The COVID-19 pandemic meant that schools in the U.S. and all around the world had to suddenly switch to digital learning. As schools, teachers, and students rapidly acclimatized themselves to this new version of school, a new threat emerged: cybersecurity breaches. Two school districts in the San Francisco Bay Area, Oakland and Berkeley, suffered recent cybersecurity breaches, and student privacy was severely compromised.

An unknown adult male exposed himself to teenagers and shouted obscenities during an online Zoom class video conference in Berkeley before the teacher ejected him from the session. In Oakland, the problem was different and equally dangerous. District administrators inadvertently publicly posted the access codes and passwords for online classrooms and video conferences that teachers and students use. This meant that anyone could log in and join these online classes and obtain information about students.

In the former case, the district swiftly moved to ban all video conferencing, and in the latter, websites were locked down and all codes had to be changed immediately. While the Oakland case was a matter of a severe mishap on the part of the district, the Berkeley incident was a matter of a serious breach. The teacher followed guidance about security precautions in Zoom and yet the hacker still gained access to the session.

Reports of such breaches of student privacy and digital security are surfacing across the country. These incidents show how unprepared districts were to meet such massive and instant demands for online learning. With COVID-19 threatening to prolong social distancing and stay-at-home orders, online learning may just become the staple feature of education for months to come.

The lack of experience in education cybersecurity is evident and alarming. A lot of K-12 schools are struggling with the changes they had to make, and this has added to their worry. Protecting student privacy, often without experts on staff or technology companies or monitoring use and access, has been a real challenge.

Teachers and administrators are faced with a steep learning curve, and they have realized that they need help. The best solution would be to bring in experts or consultants to help them transition to digital instruction to ensure cyber safety, but that may only be a solution for well-funded districts and private schools. The other, more affordable way would be to partner with other districts to reach comprehensive privacy agreements with education tech companies.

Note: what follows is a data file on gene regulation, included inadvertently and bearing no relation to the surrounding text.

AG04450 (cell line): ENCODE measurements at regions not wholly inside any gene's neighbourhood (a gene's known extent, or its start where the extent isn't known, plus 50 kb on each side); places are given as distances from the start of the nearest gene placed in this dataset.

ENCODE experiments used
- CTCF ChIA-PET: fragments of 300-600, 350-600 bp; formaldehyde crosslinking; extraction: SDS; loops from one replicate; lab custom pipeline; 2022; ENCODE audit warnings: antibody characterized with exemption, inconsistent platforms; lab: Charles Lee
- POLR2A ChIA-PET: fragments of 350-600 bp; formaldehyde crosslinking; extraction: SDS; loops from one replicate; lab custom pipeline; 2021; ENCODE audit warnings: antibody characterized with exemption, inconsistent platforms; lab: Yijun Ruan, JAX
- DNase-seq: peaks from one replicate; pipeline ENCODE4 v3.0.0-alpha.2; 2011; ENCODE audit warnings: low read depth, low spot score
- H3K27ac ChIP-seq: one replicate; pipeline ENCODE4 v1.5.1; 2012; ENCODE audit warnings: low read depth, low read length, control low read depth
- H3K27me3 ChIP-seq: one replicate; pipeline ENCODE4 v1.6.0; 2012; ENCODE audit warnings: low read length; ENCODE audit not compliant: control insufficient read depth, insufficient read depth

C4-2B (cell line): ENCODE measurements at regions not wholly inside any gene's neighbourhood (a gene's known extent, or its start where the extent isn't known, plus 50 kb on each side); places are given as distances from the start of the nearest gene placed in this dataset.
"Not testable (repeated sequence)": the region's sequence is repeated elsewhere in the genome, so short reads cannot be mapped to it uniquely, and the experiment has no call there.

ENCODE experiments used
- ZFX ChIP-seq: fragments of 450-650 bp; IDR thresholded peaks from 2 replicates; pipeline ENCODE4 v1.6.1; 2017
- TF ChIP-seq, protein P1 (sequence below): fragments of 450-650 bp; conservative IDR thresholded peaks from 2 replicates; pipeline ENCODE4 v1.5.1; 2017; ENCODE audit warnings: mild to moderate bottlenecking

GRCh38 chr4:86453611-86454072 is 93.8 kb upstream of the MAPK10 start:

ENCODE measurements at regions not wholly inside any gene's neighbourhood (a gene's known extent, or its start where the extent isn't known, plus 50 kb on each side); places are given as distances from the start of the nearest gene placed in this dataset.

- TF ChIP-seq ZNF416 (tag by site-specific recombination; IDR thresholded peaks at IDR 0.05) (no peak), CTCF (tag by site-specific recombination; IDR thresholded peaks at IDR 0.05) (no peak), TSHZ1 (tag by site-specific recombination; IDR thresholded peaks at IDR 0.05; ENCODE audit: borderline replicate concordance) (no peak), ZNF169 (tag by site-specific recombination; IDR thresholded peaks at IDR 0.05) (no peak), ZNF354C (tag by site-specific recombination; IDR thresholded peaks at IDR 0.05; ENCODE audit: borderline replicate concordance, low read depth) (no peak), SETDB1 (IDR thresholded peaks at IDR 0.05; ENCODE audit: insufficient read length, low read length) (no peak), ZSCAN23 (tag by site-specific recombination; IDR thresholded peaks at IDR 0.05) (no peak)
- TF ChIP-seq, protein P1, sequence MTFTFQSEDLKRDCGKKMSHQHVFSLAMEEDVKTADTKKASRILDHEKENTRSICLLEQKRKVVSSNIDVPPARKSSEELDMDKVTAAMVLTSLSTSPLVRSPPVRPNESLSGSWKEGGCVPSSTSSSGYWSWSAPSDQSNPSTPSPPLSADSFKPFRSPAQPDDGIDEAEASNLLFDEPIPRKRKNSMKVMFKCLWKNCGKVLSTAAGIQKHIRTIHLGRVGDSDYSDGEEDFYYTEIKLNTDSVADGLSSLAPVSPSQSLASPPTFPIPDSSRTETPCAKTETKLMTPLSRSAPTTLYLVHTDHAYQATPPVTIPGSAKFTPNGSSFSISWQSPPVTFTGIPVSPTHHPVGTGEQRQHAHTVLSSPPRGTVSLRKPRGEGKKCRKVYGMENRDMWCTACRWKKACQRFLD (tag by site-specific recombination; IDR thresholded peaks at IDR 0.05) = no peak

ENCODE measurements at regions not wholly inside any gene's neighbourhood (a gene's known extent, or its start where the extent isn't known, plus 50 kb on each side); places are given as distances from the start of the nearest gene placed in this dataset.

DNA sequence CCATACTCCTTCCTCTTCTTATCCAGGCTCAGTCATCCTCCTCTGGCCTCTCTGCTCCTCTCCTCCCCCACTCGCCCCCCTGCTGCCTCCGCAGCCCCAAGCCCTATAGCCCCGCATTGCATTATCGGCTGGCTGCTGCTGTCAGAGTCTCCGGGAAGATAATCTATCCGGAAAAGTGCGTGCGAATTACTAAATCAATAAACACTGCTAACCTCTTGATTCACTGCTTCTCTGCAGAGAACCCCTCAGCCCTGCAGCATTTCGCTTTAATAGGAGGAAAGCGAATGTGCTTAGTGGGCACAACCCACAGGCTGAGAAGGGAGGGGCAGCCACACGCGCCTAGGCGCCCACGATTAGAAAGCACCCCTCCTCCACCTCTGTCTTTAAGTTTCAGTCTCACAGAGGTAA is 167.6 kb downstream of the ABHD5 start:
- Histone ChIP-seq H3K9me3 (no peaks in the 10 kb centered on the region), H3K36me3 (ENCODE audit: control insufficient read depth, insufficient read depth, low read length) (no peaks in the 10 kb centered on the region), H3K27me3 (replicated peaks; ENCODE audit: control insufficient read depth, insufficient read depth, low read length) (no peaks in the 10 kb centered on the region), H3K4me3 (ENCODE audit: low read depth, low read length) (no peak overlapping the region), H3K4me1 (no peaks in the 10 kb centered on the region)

States like North Dakota have been proactive in engaging with K-12 and higher education leaders to ensure maximum levels of online security for students. Others like New York and Nevada have banned the use of Zoom until security is 100% ensured.

Zoom, as seen in the Berkeley example, has come under fire due to a staggering number of breaches that surfaced in the past few weeks, many unrelated to education. The program has exploded in popularity since shelter-in-place orders came in.

Along with schools and companies, churches, and other organizations, individuals have started using it extensively as well. The company has promised to increase security standards and upgrade encryption for its video calls and meeting rooms for large online gatherings. The default privacy and security settings have also been upgraded to the highest level.

Cyberattacks lead to dangerous security breaches and endanger students. Cybercriminals and hackers are intentional in causing operations and information flow disruption, widespread infrastructure failures that take the entire system offline, and depriving schools and districts of access to their devices, data, or even the internet.

In a time when the pandemic is already causing so much havoc in our lives, cybercrime further exploits our fear and uncertainty. We have to be extra vigilant about both usage and verification, clicking on links, signing up for new services, and giving out any personal information.

Training students, teachers, and districts to identify suspicious websites, phishing attempts in emails, and other scams is of utmost importance. Ensuring that they remain vigilant at all times is the foundation of any strong cybersecurity plan.